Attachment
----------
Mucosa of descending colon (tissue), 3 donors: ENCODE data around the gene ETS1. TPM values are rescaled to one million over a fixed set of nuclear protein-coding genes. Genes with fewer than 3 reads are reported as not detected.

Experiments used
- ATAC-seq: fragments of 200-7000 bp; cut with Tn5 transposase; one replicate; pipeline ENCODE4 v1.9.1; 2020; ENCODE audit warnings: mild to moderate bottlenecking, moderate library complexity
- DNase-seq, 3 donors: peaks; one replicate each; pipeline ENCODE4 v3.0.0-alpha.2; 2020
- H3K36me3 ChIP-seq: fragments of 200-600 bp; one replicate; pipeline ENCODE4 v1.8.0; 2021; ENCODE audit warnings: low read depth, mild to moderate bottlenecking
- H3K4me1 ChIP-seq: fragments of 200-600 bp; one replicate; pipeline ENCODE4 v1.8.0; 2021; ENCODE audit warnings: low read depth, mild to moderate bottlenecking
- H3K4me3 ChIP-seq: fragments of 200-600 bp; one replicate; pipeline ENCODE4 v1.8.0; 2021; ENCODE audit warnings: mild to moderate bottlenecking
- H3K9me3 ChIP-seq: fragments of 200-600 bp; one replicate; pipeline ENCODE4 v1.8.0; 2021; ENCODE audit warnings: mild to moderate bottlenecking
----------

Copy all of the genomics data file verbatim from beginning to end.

Mucosa of descending colon (tissue), 3 donors: ENCODE data around the gene ETS1. TPM values are rescaled to one million over a fixed set of nuclear protein-coding genes. Genes with fewer than 3 reads are reported as not detected.

Experiments used
- ATAC-seq: fragments of 200-7000 bp; cut with Tn5 transposase; one replicate; pipeline ENCODE4 v1.9.1; 2020; ENCODE audit warnings: mild to moderate bottlenecking, moderate library complexity
- DNase-seq, 3 donors: peaks; one replicate each; pipeline ENCODE4 v3.0.0-alpha.2; 2020
- H3K36me3 ChIP-seq: fragments of 200-600 bp; one replicate; pipeline ENCODE4 v1.8.0; 2021; ENCODE audit warnings: low read depth, mild to moderate bottlenecking
- H3K4me1 ChIP-seq: fragments of 200-600 bp; one replicate; pipeline ENCODE4 v1.8.0; 2021; ENCODE audit warnings: low read depth, mild to moderate bottlenecking
- H3K4me3 ChIP-seq: fragments of 200-600 bp; one replicate; pipeline ENCODE4 v1.8.0; 2021; ENCODE audit warnings: mild to moderate bottlenecking
- H3K9me3 ChIP-seq: fragments of 200-600 bp; one replicate; pipeline ENCODE4 v1.8.0; 2021; ENCODE audit warnings: mild to moderate bottlenecking